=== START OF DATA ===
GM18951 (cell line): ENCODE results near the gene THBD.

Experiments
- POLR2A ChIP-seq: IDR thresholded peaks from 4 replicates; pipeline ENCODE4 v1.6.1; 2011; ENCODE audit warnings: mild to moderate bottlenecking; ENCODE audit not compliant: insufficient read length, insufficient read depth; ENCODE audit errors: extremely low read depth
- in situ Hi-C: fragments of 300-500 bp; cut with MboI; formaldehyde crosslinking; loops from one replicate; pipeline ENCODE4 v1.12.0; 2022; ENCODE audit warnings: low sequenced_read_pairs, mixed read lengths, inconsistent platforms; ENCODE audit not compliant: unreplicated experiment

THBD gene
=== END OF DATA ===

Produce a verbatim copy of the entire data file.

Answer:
GM18951 (cell line): ENCODE results near the gene THBD.

Experiments
- POLR2A ChIP-seq: IDR thresholded peaks from 4 replicates; pipeline ENCODE4 v1.6.1; 2011; ENCODE audit warnings: mild to moderate bottlenecking; ENCODE audit not compliant: insufficient read length, insufficient read depth; ENCODE audit errors: extremely low read depth
- in situ Hi-C: fragments of 300-500 bp; cut with MboI; formaldehyde crosslinking; loops from one replicate; pipeline ENCODE4 v1.12.0; 2022; ENCODE audit warnings: low sequenced_read_pairs, mixed read lengths, inconsistent platforms; ENCODE audit not compliant: unreplicated experiment

THBD gene